Jacob and Hilda Blaustein Foundation

Established in 1957 and animated by the Jewish value of tzedakah (obligation to be charitable), the Jacob and Hilda Blaustein Foundation promotes social justice and human rights through six program areas:

  • Strengthening Public Education seeks to improve outcomes and opportunities for students and the quality of teaching and leadership in the Baltimore City school system
  • Arts and Culture nurtures a robust cultural scene and ensures that the arts are accessible to children and underserved audiences in the Baltimore region
  • Health and Mental Health aims to expand access to quality, affordable health and mental health services for low-income residents of Baltimore City and create better health outcomes locally, regionally and nationally by addressing environmental threats to human health
  • Strengthening Israeli Democracy works to support Israel as a pluralistic society by promoting shared society between Jewish and Arab citizens in the Negev, building the pipeline to higher education and workforce integration for Israelā€™s ethnic minorities, and protecting Israelā€™s environment
  • Jewish Life focuses on keeping Judaism meaningful and responsive to contemporary concerns through ā€œrepairing the worldā€, furthering progressive and inclusive approaches to Judaism, and facilitating nuanced discourse among American Jews about Israel
  • International Human Rights advances womenā€™s and reproductive rights, and protects the rights of refugees and asylum seekers in the US and other countries

The Foundation supports organizations that: promote systemic change; involve constituent participation in identifying needs, planning and decision-making; encourage innovation; have clear goals, a process for evaluation and a long-range funding strategy.

teacher assisting students at desks

Teach for America Baltimore

Seeking to improve the lifetime outcomes and opportunities for Baltimore youth and the region, the Foundation invests in strategies to strengthen Baltimoreā€™s public school system. The primary focus of this program is to support efforts that improve the quality of leadership and teaching within the school system. The Foundation funds alternative pathway programs for principals and teachers and supports professional development programming to deepen teacher content knowledge and practice, particularly in the areas of arts, literacy, progressive education practices and STEM (science, technology, engineering and math). The Foundation also supports efforts to improve school climate, with a focus on restorative practices and social emotional learning. The Foundation will, from time to time, consider support for district-identified priorities.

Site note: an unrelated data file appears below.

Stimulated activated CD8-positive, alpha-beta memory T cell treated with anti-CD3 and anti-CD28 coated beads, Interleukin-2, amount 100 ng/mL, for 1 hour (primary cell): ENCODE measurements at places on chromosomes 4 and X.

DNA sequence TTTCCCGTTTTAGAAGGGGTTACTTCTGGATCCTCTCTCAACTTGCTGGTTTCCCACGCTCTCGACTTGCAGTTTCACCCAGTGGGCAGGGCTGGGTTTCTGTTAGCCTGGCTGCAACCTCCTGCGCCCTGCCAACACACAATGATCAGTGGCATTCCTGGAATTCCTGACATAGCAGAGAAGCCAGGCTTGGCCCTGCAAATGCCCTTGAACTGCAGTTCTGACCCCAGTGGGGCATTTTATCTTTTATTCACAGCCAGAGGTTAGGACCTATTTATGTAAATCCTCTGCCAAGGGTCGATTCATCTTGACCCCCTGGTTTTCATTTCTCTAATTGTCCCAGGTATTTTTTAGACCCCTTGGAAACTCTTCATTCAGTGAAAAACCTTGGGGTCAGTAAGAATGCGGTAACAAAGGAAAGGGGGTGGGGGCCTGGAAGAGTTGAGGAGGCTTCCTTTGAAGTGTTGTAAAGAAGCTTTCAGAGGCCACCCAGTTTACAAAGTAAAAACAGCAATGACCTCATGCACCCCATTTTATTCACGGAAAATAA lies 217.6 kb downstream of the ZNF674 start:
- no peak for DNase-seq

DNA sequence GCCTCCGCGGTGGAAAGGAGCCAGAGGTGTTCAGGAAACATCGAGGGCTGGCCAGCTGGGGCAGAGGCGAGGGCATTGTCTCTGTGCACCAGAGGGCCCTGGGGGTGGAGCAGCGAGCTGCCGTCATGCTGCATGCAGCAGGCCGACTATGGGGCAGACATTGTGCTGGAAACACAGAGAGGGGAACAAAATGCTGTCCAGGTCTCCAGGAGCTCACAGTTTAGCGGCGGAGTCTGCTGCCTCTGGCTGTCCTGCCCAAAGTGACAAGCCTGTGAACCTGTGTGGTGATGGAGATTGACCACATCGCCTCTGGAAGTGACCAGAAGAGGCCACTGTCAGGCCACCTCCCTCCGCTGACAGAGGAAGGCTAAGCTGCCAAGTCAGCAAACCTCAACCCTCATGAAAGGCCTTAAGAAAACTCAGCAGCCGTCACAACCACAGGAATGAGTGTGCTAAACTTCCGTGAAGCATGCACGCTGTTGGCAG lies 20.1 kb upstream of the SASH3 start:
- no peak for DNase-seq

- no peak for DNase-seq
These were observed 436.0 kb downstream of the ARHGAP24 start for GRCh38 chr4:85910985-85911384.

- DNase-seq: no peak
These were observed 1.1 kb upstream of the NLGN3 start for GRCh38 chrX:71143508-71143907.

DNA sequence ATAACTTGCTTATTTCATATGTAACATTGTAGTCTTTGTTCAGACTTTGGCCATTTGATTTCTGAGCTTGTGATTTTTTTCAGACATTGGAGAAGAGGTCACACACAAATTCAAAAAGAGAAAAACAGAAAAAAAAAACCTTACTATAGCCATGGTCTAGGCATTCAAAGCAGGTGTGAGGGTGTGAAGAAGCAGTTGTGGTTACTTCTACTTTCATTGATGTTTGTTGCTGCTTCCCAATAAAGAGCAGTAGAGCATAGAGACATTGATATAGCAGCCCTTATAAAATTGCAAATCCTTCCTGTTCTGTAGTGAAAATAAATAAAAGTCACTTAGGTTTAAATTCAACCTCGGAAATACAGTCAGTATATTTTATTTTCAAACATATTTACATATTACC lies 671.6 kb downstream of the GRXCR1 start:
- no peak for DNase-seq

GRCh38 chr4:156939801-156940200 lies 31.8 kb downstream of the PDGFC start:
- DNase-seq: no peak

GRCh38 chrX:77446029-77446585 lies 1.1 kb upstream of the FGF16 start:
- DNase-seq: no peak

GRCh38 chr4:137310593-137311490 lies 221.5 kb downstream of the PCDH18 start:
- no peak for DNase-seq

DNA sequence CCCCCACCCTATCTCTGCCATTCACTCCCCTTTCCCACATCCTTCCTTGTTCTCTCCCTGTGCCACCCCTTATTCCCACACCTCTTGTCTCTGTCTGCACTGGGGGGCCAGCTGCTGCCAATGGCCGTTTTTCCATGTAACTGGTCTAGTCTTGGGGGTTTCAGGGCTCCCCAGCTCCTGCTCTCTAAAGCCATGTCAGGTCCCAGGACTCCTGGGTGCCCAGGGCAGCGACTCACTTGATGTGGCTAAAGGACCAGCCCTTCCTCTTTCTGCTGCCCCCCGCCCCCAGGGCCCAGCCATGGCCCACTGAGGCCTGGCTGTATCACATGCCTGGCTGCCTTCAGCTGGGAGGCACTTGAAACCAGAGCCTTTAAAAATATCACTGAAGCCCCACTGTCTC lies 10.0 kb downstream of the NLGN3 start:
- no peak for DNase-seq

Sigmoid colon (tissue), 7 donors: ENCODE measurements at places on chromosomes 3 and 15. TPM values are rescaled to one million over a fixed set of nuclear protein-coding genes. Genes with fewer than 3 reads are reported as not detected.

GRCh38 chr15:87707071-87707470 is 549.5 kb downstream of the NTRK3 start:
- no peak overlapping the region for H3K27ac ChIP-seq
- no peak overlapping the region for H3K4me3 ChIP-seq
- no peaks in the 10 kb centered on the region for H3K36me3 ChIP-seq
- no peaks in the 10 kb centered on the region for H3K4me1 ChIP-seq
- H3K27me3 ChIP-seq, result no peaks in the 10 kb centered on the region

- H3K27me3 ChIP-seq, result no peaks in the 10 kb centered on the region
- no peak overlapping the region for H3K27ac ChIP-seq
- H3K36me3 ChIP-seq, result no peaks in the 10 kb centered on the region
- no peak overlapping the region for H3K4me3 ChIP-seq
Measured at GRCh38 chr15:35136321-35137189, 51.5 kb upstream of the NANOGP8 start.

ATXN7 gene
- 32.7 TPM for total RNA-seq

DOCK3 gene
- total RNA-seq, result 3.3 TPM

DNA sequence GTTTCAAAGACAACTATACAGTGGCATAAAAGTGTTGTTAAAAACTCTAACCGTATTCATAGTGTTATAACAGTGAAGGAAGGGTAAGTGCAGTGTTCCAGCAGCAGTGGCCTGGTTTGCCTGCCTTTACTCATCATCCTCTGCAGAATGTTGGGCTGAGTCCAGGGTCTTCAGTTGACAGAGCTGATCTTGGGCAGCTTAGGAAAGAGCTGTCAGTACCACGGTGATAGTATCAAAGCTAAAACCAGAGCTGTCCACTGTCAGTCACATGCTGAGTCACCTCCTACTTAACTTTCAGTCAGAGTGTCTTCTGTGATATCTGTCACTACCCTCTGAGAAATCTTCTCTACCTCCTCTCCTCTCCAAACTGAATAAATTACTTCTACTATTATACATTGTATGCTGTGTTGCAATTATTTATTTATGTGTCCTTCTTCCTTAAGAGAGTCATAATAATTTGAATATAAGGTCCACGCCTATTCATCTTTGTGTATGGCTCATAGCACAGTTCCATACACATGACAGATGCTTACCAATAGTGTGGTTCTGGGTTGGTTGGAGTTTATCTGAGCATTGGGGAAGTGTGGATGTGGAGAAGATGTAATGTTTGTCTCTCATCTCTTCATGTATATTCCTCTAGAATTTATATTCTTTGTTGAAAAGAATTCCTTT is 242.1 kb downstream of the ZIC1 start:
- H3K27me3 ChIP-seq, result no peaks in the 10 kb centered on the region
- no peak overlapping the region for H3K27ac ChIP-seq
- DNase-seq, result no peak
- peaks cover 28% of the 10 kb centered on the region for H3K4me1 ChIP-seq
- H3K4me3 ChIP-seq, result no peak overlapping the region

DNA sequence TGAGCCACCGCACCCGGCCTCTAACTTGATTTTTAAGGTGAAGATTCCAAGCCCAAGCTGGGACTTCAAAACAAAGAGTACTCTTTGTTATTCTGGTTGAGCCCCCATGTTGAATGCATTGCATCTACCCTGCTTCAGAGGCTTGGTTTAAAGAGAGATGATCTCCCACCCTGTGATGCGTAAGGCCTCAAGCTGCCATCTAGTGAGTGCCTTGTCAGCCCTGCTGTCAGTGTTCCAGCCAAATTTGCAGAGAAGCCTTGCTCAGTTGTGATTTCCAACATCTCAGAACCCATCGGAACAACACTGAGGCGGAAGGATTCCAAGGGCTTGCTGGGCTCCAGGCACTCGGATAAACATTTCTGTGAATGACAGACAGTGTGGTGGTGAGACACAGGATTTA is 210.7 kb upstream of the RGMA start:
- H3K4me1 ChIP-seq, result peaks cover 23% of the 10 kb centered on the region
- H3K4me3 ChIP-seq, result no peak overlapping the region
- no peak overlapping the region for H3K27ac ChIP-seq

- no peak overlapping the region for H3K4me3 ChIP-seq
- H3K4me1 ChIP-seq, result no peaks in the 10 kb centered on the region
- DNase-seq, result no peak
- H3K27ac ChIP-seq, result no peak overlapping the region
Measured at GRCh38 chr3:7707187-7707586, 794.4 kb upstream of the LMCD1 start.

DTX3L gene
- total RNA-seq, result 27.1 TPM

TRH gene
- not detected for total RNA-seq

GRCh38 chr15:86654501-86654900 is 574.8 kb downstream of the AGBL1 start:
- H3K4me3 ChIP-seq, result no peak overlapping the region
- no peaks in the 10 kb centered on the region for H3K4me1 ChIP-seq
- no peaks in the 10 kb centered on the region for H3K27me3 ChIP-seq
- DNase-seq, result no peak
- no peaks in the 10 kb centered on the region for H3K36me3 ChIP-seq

The Foundation also supports public policy, legislative and litigation efforts related to securing equitable public funding for Baltimore City public schools.

The Foundation does not support programming or capital needs of individual schools, although it will consider programs working across a cluster of schools. Funding is restricted to Baltimore City.

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teacher helping students with art project

Arts Every Day

One marker of a healthy city is the strength of its cultural life. Arts and cultural organizations are a significant economic engine in the Baltimore region, generating over $600 million annually and employing thousands. More importantly, the arts educate and inspire both young and old, stimulating creativity in schools and workplaces. The Foundationā€™s arts and culture investments fall into three categories: arts education, diversifying audiences and key institutions. In arts education, the Foundation supports efforts that strengthen and expand the arts offerings of Baltimore City schools, including the capacity of arts teachers. The Foundation also supports organizations reaching new and different audiences, particularly people of color and younger people, as a means of building a sustainable base for the future. And the Foundation invests in key anchor arts and cultural institutions that serve as tourism draws and enhance the vitality of the region.